Chennai, Aug 29 (IANS) The insurance regulator should not allow distributors go scot- free while insurers are penalised for paying them extra in violation of norms, life insurance officials say.
They say the regulator should also look at non-monetary penalties on the insurers.
"The life insurance industry is held to ransom by corporate agents. No other financial sector pays as high as 40 percent as commission to their intermediaries. But they demand more than that and in some cases they are paid as high as 85 percent. It is high time they are also penalised by the regulator so that violations are reduced," a senior official of a Mumbai-based life insurance company told IANS over phone, preferring anonymity.
According to him, there are two Insurance Regulatory and Development Authority (IRDA) regulated entities that are parties to the violation -- insurer and the corporate agent-- and penalising one is not just.
"In its penalty orders against insurers, IRDA has mentioned that it reserves the right to take action on the errant distributors. But till date no great action against them has been taken. Whatever action it has taken is against the distributors of non-life insurers where the payment is very minimal," said another industry official.
While IRDA has penalised several life and non-life insurers with hefty fines, it has fined only on two corporate agents - IndusInd Bank (corporate agent for Cholamandalam MS General Insurance Company) and Central Bank (corporate agent for New India Assurance Company) till date.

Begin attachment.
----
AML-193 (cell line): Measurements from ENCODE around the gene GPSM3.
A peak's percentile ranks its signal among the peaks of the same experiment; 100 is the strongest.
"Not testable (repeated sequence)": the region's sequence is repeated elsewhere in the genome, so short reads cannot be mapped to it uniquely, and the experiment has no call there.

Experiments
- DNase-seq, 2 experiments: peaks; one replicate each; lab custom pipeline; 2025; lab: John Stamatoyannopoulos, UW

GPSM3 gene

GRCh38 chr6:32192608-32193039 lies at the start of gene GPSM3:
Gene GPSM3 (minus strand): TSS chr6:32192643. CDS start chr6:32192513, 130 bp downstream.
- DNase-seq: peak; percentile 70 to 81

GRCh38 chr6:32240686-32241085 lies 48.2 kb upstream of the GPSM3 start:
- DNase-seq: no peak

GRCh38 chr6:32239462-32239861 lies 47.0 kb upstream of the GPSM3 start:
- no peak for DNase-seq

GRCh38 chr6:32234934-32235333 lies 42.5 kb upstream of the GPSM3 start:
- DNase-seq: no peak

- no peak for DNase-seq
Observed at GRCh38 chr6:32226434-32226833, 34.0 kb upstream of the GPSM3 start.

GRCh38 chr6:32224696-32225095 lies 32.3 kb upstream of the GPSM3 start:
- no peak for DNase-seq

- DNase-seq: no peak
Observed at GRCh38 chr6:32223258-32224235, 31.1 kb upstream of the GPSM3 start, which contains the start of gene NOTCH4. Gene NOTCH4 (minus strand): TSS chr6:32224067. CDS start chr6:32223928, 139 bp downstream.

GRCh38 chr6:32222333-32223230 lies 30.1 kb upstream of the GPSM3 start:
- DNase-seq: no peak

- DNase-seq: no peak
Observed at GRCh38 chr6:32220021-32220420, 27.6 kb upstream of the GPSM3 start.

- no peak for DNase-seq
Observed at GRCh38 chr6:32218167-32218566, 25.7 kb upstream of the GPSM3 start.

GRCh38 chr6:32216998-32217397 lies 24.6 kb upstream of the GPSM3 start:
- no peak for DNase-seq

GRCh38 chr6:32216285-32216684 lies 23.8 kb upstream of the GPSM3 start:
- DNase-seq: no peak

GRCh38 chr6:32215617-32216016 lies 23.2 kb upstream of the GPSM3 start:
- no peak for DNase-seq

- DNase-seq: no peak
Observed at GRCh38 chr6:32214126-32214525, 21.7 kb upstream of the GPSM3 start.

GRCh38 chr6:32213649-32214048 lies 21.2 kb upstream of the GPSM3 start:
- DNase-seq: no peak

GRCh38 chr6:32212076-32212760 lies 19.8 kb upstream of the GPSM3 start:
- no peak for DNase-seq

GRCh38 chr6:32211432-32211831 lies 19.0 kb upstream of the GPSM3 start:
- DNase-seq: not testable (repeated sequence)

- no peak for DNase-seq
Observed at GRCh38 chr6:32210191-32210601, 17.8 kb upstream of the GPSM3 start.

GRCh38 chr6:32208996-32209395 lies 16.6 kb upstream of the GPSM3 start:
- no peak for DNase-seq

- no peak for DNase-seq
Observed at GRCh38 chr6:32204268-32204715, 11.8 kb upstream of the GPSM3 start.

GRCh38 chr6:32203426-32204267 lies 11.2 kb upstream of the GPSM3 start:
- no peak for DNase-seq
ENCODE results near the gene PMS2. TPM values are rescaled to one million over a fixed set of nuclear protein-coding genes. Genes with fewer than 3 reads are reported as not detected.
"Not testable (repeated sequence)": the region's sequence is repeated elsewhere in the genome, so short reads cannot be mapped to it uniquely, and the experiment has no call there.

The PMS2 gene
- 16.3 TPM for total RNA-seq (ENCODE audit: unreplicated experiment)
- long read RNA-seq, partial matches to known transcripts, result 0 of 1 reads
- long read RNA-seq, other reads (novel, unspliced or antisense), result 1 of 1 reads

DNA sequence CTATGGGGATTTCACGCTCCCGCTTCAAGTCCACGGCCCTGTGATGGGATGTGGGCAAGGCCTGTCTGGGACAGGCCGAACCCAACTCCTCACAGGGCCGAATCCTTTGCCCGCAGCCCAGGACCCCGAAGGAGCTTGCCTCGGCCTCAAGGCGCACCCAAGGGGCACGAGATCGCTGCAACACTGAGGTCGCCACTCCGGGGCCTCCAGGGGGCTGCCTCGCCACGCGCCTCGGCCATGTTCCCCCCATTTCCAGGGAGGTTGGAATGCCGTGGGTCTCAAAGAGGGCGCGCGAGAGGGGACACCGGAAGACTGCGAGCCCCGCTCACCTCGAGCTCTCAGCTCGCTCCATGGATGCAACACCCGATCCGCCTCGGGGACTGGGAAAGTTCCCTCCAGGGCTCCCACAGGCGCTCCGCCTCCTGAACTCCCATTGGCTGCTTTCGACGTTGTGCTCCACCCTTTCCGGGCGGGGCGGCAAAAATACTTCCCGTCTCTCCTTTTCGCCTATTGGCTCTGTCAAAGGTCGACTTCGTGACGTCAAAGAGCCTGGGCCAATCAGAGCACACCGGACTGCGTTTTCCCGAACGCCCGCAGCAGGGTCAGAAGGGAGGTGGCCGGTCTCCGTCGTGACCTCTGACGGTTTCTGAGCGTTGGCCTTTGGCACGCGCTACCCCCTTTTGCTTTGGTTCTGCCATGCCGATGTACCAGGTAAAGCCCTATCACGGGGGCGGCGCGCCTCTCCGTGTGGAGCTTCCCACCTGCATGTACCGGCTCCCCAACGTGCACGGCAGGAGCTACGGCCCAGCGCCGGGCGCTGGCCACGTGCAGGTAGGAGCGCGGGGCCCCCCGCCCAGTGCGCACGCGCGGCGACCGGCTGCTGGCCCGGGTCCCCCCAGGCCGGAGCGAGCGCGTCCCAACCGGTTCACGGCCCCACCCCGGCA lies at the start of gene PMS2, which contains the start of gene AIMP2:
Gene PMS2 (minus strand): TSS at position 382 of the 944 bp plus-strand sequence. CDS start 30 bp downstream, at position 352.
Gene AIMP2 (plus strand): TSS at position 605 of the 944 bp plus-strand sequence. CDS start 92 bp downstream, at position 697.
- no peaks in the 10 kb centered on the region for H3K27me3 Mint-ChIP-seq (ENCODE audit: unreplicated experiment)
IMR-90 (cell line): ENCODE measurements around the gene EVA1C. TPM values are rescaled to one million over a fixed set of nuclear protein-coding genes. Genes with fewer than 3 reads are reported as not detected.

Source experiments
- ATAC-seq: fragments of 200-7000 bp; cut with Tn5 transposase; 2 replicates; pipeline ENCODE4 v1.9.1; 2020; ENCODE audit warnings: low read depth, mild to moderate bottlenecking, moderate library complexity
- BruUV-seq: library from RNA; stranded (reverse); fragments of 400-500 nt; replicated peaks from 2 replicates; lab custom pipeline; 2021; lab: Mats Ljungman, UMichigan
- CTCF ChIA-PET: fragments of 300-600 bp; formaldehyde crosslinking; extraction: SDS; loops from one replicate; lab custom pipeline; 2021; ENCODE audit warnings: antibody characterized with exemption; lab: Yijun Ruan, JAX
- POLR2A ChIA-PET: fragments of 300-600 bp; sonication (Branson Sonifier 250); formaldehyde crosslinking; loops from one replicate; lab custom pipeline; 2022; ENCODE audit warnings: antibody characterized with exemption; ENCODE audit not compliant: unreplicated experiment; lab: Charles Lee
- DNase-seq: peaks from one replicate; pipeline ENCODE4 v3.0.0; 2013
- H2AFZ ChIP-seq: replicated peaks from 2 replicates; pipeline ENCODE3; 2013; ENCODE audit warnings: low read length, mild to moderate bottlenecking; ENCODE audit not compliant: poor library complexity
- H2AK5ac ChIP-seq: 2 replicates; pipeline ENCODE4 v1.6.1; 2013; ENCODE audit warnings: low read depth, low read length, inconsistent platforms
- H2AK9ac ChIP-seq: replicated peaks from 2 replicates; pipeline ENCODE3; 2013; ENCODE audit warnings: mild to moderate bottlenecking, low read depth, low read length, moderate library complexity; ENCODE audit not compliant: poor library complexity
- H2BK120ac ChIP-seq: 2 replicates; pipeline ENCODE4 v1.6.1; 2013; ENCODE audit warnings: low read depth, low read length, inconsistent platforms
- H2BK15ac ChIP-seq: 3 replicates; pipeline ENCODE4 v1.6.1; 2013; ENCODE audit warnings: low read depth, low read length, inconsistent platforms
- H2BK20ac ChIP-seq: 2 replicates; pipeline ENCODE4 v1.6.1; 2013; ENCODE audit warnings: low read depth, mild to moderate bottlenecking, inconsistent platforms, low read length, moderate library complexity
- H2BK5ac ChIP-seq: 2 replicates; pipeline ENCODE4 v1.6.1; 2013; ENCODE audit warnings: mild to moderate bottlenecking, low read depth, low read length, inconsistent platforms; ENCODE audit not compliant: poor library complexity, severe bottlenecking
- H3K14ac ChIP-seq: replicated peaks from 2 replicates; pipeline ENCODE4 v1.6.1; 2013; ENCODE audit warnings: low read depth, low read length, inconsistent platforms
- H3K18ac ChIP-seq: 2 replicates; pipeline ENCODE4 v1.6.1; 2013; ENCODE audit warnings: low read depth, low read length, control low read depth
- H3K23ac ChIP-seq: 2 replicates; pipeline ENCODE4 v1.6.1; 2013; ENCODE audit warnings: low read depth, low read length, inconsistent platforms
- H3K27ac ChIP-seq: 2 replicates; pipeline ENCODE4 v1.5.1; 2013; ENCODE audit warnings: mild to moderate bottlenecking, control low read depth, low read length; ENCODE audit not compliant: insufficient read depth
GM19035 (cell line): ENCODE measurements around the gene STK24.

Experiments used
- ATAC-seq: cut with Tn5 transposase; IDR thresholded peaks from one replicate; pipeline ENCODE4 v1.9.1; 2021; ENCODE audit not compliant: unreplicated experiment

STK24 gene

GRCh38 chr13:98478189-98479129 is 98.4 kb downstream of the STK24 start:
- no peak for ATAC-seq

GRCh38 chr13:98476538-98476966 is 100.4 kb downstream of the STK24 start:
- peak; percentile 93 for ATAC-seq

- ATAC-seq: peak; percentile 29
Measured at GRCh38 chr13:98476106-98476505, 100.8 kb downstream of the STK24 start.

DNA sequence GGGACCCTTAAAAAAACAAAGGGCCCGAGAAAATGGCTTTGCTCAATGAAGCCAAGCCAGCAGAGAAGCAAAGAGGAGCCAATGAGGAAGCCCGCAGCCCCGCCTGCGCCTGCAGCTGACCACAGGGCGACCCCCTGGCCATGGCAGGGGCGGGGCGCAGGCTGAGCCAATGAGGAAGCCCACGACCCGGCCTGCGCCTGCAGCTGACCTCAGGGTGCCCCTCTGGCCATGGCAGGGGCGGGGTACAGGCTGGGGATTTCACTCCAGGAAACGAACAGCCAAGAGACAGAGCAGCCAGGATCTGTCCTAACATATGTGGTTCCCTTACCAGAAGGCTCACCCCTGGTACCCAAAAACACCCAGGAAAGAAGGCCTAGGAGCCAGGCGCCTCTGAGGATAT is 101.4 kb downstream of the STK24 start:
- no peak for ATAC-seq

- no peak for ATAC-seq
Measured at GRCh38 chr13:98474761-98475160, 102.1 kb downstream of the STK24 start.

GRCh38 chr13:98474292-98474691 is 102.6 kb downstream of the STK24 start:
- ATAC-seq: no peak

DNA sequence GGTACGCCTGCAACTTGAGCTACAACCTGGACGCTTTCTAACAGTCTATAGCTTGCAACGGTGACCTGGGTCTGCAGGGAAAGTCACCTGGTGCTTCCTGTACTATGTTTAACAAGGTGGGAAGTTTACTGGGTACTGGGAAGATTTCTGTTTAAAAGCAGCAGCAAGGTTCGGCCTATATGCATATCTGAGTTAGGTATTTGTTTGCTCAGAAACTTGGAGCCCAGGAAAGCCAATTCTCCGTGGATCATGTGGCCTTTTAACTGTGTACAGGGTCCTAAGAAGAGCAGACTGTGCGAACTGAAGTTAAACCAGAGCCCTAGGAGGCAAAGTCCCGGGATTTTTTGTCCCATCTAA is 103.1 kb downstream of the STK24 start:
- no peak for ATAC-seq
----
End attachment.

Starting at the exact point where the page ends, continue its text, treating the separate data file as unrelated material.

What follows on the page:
The IndusInd Bank was fined Rs.1.5 million last year for receiving excess payments in violation of regulations.
Interestingly one of the reasons for IRDA penalising Central Bank in 2011 as per the penalty order was for floating a tender "asking insurers to offer their bids for extra payouts in the name of Marketing Support Expenses, Manpower Support Expenses and any other support, apart from the IRDA approved commissions".
"If you look at the penalties there will be a pattern. The regulator, industry bodies- life and general insurance councils- should look at the pattern and discuss what needs to be done," Roopam Asthana, ceo and director at Liberty Videocon General Insurance, told IANS over phone from Mumbai.
Insurance industry officials told IANS that the root cause whether it is the regulations or the operational environment should be found and the problem addressed.
Not agreeing on the issue of penalities for corporate agents, a CEO of another Mumbai based life insurer told IANS: "I do not think this is required. More effective method to prevent excess payments to distributors would be non-monetary but compelling penalities like stoppage of product approvals or business for a given period."
He added: "At least I know about one senior industry person who takes monetary penalties lightly because the gains his company had due to malpractices are much higher than the penalties. Also if every insurer is fined, the penalties lose their sting and become routine."
Another senior insurance official said: "It has become a routine issue since foreign partners of many such penalised life insurers are not raising an issue with their management."
He said IRDA is right in levying penalties on insurers. The insurers and the life/general insurance councils have a lot to learn on what they need to do right for customer.
"But the issue is IRDA is doing things in a micro manner sometimes missing the big picture - development, customer and shareholder value," he said.